Blood donation is a voluntary procedure that can help save the lives of others. There are several types of blood donation, which help meet different medical needs.
Whole blood donation
This is the most common type of blood donation, during which you donate about a pint of whole blood. The blood is then separated into its components — red cells, plasma, platelets.
During apheresis, you are hooked up to a machine that can collect and separate blood components, including red cells, plasma, platelets, and return unused components back to the donor.
Platelet donation (plateletpheresis) collects only platelets — the cells that help stop bleeding by clumping and forming plugs (clotting) in blood vessels.
Donated platelets are commonly given to people with leukemia, people receiving chemotherapy and babies with severe infections.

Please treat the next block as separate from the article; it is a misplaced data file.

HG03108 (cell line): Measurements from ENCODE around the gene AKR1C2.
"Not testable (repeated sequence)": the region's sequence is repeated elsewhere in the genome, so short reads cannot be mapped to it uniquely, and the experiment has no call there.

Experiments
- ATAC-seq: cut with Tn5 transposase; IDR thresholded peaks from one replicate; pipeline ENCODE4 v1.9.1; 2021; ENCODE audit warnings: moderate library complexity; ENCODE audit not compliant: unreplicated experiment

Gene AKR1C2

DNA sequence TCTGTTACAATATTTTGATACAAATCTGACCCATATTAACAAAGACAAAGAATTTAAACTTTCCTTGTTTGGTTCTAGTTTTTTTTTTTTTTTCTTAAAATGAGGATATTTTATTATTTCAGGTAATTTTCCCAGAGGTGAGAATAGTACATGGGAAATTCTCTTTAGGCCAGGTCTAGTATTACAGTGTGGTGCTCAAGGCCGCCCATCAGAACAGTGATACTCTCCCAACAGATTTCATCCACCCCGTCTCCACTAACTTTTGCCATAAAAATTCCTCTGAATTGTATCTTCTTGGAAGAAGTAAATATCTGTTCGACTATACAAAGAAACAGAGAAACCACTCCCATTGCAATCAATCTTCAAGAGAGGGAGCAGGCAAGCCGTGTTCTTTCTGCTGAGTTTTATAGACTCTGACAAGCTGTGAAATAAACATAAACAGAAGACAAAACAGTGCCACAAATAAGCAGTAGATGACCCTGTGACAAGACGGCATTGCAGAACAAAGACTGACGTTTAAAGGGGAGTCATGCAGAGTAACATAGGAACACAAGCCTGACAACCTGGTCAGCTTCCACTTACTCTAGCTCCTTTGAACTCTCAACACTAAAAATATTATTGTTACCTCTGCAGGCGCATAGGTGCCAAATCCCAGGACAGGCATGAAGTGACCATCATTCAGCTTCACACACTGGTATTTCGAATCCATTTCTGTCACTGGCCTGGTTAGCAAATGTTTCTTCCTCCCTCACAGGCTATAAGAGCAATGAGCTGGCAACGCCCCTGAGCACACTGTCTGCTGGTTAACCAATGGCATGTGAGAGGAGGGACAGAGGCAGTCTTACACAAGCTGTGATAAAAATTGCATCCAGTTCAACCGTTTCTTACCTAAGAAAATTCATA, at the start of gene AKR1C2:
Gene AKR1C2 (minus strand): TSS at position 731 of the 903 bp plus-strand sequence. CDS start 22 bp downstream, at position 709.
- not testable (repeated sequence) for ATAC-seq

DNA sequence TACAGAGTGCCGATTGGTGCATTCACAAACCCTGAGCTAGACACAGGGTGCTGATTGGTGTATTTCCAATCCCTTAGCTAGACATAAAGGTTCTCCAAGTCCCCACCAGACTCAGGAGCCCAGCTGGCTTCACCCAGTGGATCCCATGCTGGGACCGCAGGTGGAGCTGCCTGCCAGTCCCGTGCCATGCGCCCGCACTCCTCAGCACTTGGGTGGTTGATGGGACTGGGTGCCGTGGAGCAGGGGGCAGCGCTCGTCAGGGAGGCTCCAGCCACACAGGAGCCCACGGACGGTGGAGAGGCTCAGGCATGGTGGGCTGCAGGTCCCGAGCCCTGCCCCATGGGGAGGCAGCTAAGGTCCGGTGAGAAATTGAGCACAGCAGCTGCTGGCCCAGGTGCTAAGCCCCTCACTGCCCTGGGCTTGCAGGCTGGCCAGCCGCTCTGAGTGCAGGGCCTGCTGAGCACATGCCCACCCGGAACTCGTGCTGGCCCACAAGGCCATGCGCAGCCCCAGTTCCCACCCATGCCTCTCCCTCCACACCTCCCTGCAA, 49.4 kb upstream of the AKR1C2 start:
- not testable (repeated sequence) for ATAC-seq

Double red cell donation allows you to donate twice the amount of red blood cells than you normally would during a whole blood donation. Red blood cells deliver oxygen to the entire body.
People with a medical need for only red blood cells include those with severe blood loss, such as after an injury or accident, and those who have anemia with serious symptoms
Plasma donation (plasmapheresis) collects the liquid portion of the blood (plasma). Plasma helps blood clot and contains proteins and other substances, such as electrolytes, that help the body function normally.
Plasma is commonly given to people with liver conditions, burns and severe bacterial infections in their blood.